Thursday, 17 April 2014

How to Start a Proxy War In Ukraine.

As conflict in eastern regions of Ukraine looms closer and the potential for a civil war as in the break up of Yugoslavia appears possible, the windbag armchair commentators are already fulminating about the loss to Western prestige and losing Ukraine. One Mr Roxburgh has made this plain,
'It needs to made absolutely clear to Putin – even as the time for manoeuvre slips tragically away – that further military intervention (or disguised invasion) will be met not with more warnings, jeering and pointless sanctions, but with resolute western military support for Ukraine'.
Unless Roxburgh spells out just exactly what he means by 'resolute western military support' this shoddy and belligerent propaganda is largely worthless. Unless, Roxburgh thought Major Kong in Dr Strangelove was not satire but a model of how to approach global diplomacy and war. He goes on,
'Sanctions should be introduced with immediate effect against the people who matter – the entire political leadership (government, Duma, military, security services), plus their families. Visa bans and asset freezes on them all – that would really send a shock up the Kremlin spine'.
And ensure hundreds of thousands of pensioners shiver to death this coming winter and that the EU's precarious economic recovery judders to a sharp halt as a result of gas cuts and Russia is forced into China's embrace in order to keep keep selling its gas.
'...the west must also offer some incentives. Western leaders should assure the Kremlin that they will press Kiev to devolve power in the regions and guarantee Russians' rights. They should order President Oleksandr Turchynov to get rid of the far-rightists who inexplicably are in his government'.
One moment, Roxburgh threatens 'resolute military support'. The next he's urging some sort of concession on behalf of the Kiev government, one put in power by the similar tactics now being used by those who overthrew the Yanukovych government and brought about this state of emergency.

The presence of 'far rightists' in the form of Svoboda and Right Sector in the insurrection in Kiev was important for its success and necessary in order to divert discontent with the West's favoured oligarchs ( Tymonshenko's Fatherland party onto the evil pro-Russian ones. There is nothing inexplicable about it.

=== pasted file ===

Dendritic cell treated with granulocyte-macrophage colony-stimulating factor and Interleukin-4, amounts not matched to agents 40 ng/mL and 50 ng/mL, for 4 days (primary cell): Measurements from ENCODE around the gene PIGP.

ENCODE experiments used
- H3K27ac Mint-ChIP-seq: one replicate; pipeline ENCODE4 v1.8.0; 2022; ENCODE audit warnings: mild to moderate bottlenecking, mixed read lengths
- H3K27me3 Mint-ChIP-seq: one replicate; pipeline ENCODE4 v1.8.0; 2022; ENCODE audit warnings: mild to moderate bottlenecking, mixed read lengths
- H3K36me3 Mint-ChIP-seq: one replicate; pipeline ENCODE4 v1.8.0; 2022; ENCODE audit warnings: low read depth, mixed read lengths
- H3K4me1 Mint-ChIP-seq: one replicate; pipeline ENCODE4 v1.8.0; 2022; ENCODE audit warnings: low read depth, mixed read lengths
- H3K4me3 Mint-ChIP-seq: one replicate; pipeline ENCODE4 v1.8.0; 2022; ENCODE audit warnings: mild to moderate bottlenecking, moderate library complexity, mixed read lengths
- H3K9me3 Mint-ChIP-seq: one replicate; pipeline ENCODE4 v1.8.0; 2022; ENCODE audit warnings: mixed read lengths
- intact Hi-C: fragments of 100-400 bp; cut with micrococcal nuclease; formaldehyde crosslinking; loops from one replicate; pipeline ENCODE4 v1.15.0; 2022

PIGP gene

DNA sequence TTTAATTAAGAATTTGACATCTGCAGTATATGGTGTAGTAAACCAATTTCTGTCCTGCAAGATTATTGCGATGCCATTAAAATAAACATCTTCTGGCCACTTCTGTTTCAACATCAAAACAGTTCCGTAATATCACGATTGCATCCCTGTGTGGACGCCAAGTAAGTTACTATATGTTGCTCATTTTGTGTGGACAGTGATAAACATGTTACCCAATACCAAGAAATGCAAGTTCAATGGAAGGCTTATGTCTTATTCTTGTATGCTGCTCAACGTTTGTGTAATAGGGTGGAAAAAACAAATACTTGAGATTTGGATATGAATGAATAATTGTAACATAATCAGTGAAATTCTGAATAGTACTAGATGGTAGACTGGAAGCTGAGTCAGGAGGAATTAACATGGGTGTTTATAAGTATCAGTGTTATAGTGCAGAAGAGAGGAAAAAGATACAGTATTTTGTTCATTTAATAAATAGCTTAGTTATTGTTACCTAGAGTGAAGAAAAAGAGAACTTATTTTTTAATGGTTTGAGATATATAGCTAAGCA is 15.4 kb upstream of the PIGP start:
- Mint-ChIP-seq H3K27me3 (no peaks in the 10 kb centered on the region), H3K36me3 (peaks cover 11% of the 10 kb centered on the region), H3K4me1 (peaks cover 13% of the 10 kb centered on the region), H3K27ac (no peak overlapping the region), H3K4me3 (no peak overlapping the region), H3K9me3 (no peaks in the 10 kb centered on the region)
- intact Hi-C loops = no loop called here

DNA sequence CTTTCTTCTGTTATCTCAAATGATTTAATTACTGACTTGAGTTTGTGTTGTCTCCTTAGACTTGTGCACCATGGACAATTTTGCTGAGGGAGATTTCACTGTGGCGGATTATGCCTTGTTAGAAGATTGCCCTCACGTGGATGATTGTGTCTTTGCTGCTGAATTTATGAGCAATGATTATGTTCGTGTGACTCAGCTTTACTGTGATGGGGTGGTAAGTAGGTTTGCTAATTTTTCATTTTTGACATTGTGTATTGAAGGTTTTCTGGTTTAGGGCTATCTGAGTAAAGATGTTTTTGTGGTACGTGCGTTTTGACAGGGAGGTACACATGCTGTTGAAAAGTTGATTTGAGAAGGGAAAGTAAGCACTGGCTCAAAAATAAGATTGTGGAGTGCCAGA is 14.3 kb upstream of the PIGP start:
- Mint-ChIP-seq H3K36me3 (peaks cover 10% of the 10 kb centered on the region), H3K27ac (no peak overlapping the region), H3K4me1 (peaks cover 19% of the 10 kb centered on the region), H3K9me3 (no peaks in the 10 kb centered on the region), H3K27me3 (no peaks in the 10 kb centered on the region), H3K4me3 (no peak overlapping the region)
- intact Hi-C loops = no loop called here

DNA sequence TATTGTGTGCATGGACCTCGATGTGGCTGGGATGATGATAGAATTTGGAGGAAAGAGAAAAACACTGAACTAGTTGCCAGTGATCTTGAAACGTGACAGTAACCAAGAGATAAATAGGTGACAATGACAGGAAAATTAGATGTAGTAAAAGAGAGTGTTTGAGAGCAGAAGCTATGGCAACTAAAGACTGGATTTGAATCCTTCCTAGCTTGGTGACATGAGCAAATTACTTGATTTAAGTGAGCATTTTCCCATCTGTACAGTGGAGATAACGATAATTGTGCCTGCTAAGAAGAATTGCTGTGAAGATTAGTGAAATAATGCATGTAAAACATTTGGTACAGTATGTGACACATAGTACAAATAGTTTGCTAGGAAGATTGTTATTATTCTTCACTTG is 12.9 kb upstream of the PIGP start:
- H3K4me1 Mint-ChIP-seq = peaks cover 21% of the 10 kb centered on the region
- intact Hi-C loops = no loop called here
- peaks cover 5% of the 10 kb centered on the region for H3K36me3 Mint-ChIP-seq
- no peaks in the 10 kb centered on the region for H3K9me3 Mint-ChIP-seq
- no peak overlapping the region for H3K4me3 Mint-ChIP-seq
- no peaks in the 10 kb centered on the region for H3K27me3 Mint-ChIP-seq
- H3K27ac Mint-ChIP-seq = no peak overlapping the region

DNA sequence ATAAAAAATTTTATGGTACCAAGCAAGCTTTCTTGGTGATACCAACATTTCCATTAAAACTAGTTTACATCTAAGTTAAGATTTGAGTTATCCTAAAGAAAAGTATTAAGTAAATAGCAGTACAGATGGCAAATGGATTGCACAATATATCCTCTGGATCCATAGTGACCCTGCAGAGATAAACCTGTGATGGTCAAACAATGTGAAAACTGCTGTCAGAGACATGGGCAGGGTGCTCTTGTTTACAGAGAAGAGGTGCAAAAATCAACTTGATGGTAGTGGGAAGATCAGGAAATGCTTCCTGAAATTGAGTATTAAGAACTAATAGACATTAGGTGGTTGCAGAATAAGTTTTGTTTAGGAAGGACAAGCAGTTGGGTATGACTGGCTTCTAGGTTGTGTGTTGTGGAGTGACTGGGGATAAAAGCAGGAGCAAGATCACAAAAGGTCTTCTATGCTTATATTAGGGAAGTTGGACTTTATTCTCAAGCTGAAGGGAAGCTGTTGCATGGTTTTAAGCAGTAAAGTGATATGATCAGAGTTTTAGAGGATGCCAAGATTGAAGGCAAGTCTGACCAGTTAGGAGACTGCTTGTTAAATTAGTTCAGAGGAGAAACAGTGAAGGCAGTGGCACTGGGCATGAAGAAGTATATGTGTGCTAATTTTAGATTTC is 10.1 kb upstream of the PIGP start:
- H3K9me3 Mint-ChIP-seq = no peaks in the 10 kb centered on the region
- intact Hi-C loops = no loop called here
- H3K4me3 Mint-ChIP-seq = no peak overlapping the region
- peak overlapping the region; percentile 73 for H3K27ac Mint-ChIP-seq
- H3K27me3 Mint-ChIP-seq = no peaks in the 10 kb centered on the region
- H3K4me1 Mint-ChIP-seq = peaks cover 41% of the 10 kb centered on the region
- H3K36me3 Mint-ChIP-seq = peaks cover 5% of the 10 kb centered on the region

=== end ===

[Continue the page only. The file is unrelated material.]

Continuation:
'They ( the west ) should condemn the west's darlings such as Yulia Tymoshenko when she is heard calling for Russians to be wiped out. And they should tell Putin to call on his proxies in eastern Ukraine to back down..'
The West is not one monolithic block. The US and UK have a different approach to Ukraine than Germany which is far more dependent on Russia for gas. Moreover, there is no use carping now about what Western powers 'should' have done instead of understanding what they have ,in fact, done.

Tymoshenko made that statement about Russia because she needs to shore up her popularity which was hardly evident after her release from prison. The Fatherland Party is playing the nationalist card because it was democratically voted out of office due to to Tymoshenko's rule being venal and corrupt.

At the outset of the Ukrainian Insurrection, the Western powers and its diplomats and representatives should have remained stand offish, adopting a wait and see position, They largely failed to do that because they turned a blind eye to far right Ukrainian nationalism or remained ignorant of its force.

The US openly backed the 'regime change' and Kerry was on the streets in 'solidarity' with the protesters in Kiev, no doubt because the US hoped they could push through IMF 'reforms' and put Ukraine on a fast track towards NATO. Russia feared that and acted accordingly to scupper that possibility.

Even if a good number of the protesters wanted an end to oligarchy and more democracy, a good number of those prepared to fight were far right nationalists and it is them in partnership with the Fatherland Party who called the shots and not liberals. To suppose otherwise is pure wish thinking.
'The west must also accept that Russia has legitimate security interests, and rule out Nato membership for Ukraine for ever'.
That should have been done a while ago before this crisis started to get very serious and dangerous. But that hardly dovetails with promises of 'resolute western military support' for Ukraine, ruled as it is by an unelected government and far right Ukrainian nationalists who want to ratchet up the stakes.

Moreover, Western powers will not rule out NATO membership as it has been the aim all along to get Ukraine into the club so as to get control over the Black Sea and over strategically vital oil and gas pipeline routes. They are now fearing that the loss of Crimea could be followed by south and east Ukraine.

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